There is a corner of Normandy, on the Cote Fleurie known as the Parisian Riviera which features the seaside towns of Deauville and Trouville. Next door to each other and similar centres of the ‘high life’, they have evolved their own cultures. Both are fun to visit and rather shiny but while Trouville has a certain ‘cockiness’, Deauville has an understated elegance.
Trouville is a busy sort of place, with lots of visitors, expensive shops and restaurants. Parking in the streets has to be paid for and traffic wardens make sure it is. There’s a rather grand Casino and a popular beach. When the tide is out, the sands are wide, soft and smooth and boardwalks make it easy to take a promenade. Private and numbered beach houses line the shoreline, identical and perfectly maintained and you’ll spot trawlers bring produce to the fish market and souvenir shops along the promenade.
Trouville was the first French seaside resort to emerge in the 19th century. To this day it attracts Parisians and the wealthy.
Just across the river, Deauville is rather more subtle. The town developed at roughly the same time as Trouville but evolved its own distinctly stylish culture. Deauville was aimed specifically at the rich and famous with a good train link for Paris..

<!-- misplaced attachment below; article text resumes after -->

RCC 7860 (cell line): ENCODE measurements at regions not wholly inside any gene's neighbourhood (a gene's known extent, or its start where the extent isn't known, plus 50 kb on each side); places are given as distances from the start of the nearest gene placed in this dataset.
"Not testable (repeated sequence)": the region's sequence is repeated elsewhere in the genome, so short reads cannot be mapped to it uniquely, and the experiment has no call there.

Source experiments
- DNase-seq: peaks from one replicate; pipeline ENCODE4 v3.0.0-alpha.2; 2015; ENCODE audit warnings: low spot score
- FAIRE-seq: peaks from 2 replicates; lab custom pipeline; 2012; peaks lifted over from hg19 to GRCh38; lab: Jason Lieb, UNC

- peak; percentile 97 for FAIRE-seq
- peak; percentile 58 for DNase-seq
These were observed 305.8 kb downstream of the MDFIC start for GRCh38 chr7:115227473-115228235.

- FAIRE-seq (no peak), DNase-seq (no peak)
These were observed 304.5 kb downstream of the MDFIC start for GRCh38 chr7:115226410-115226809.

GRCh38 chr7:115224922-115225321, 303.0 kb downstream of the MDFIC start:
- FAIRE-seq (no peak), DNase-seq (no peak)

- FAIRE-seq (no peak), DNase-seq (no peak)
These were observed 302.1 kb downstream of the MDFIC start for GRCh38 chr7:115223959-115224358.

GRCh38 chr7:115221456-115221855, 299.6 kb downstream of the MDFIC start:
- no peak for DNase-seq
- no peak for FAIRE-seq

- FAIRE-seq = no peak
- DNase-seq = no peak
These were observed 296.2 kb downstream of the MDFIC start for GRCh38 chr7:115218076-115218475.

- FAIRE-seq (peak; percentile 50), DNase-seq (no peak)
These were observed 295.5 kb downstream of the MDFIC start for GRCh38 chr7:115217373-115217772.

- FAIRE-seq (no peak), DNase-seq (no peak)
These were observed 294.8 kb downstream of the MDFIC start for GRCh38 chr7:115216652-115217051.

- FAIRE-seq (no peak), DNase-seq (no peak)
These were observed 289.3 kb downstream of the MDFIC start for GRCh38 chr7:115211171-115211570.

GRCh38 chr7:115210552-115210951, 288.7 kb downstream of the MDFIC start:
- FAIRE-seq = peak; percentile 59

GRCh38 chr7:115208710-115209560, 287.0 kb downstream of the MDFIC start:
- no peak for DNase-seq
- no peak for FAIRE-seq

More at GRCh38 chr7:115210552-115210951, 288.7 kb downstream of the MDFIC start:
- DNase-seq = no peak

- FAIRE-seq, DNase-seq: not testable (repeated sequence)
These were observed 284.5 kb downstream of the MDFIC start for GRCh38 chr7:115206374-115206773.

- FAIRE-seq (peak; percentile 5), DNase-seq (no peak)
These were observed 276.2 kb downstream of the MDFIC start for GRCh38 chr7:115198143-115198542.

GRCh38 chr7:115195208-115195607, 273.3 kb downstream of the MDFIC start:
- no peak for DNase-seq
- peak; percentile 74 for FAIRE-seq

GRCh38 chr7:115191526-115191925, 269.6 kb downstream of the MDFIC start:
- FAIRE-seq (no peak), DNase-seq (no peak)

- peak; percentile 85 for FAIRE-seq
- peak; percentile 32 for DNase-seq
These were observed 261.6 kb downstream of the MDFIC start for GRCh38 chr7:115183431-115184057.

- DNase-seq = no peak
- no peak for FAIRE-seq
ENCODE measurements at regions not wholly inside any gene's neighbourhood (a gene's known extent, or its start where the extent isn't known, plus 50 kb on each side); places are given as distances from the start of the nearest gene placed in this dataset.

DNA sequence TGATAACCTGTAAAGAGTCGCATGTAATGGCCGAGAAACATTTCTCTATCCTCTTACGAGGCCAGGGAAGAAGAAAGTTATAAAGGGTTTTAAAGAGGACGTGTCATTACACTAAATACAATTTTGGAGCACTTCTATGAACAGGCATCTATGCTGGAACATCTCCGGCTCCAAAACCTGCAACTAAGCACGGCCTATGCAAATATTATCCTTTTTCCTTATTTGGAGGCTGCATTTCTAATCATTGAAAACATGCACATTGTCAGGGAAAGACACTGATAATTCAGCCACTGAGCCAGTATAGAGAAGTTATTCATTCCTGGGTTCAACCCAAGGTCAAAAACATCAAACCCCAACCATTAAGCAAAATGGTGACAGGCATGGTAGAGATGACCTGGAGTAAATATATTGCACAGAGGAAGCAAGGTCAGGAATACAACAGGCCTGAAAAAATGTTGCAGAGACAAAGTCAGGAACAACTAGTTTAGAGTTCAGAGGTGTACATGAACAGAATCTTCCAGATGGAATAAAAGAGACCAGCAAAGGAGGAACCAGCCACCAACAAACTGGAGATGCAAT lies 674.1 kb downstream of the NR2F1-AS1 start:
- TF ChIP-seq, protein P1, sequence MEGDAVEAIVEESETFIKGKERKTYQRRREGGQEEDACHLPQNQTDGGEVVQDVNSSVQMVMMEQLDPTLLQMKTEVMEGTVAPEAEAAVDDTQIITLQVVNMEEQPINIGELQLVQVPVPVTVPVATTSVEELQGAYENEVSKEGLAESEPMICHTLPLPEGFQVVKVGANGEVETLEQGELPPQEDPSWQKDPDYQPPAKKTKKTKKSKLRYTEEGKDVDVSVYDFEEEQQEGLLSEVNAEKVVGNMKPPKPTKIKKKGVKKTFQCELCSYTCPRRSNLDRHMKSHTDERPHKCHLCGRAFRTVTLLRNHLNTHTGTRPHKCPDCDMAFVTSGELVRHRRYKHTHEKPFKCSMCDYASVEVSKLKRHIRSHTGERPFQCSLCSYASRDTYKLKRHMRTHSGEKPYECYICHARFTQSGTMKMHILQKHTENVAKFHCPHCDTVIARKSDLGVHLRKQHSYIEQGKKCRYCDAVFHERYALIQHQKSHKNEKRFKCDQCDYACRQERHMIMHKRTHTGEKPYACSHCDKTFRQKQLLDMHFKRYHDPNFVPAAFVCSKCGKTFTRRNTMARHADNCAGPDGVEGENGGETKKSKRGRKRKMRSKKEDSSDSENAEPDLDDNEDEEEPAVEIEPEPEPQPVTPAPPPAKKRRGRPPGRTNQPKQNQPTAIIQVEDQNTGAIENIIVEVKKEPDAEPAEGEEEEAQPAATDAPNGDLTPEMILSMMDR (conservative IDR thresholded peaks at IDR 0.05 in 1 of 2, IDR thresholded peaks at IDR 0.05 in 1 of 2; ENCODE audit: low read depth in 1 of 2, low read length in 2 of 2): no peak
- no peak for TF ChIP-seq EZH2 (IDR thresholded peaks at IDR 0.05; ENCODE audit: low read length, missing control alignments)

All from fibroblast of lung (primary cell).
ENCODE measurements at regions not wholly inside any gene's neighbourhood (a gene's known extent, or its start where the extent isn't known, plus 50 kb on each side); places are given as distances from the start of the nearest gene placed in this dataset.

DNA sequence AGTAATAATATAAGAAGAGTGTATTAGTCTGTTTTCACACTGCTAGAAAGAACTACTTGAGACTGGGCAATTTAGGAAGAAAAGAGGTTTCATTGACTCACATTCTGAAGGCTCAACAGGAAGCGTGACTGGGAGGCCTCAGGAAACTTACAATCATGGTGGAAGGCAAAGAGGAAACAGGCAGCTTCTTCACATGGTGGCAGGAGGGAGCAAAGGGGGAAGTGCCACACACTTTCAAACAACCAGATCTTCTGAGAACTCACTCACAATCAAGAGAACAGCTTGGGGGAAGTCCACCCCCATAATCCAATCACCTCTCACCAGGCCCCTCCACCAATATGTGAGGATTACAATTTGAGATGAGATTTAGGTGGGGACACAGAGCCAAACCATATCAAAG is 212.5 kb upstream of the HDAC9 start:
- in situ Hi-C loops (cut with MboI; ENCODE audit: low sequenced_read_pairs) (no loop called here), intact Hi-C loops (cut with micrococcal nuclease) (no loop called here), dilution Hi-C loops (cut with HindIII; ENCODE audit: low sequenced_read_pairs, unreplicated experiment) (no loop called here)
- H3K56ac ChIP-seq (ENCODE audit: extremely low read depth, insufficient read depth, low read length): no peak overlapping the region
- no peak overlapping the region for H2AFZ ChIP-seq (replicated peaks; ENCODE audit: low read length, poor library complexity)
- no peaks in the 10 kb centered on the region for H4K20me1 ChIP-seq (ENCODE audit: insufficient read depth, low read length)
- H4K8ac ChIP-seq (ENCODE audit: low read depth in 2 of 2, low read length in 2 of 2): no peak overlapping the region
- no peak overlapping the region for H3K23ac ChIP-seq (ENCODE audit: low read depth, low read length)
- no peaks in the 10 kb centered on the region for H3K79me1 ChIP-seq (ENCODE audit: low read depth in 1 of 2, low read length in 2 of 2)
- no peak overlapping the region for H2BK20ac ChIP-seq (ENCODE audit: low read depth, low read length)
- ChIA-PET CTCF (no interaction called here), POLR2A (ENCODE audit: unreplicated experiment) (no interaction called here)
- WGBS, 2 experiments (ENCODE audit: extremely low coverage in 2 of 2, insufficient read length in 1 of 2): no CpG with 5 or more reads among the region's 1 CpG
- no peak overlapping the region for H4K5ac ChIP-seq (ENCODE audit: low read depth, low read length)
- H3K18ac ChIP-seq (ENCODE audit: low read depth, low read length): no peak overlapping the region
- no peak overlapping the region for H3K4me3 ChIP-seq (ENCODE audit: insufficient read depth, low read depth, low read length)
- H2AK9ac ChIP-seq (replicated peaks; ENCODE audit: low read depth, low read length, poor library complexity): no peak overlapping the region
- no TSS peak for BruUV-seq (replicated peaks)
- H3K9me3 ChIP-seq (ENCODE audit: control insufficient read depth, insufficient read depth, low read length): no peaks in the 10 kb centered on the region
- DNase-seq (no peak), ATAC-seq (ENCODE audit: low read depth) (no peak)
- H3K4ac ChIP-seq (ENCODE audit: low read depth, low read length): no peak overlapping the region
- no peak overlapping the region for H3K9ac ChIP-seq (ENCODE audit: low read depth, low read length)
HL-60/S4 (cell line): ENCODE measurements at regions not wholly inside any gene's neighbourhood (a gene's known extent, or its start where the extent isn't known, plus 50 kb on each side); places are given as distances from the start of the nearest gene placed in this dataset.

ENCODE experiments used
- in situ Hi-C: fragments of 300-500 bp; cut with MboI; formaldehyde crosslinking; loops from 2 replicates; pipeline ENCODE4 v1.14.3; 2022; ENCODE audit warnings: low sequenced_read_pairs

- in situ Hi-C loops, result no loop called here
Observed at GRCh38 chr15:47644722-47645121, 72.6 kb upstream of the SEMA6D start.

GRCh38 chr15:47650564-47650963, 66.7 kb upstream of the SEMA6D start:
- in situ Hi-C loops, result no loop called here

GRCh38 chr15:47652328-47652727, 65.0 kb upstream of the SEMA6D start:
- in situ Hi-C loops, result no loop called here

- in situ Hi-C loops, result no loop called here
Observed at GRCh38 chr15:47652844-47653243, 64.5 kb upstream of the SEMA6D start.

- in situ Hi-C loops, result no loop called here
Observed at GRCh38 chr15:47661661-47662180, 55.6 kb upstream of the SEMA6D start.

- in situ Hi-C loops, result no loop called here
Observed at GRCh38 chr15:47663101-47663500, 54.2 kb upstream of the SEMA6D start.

Deauville began its life from a business partnership involving the Duc de Mornay, half-brother of Napoleon III, in the mid-19th century. Right from the beginning the town invested in grand, luxury hotels, an enormous Casino and beach-front tables with parasols tied in a unique style – they’re expensive to rent by the day. Famous art galleries and expensive shopping boutiques followed. The port with its yachting club and fabulously valuable sailing vessels epitomises the wealth of Deauville.
There are a number of prestigious local stud farms which lure the wealthiest breeders from around the world. Early in the morning you can watch the race horses exercising far out across the wide and fine sandy beach.
In the summer months there are yachting regattas and world acclaimed jazz festivals. Tennis, polo matches and golf tournaments take place and well supported vintage car rallies parade the streets.
Deauville is also famous for its world acclaimed American film festival. It was established in 1975 and takes place every September attracting the greatest and well known successful Hollywood film stars. The event is prestigious and exclusive. But you can enjoy the connection year round on the famous Deauville Board walk, where the beach huts are named after the stars.
It’s easy to visit both Trouville and Deauville in one day, they’re separated by a short distance (about 30 minutes on foot), just over 5 minutes by car.
Bob Lyons is an ex pilot turned travel writer and total Francophile.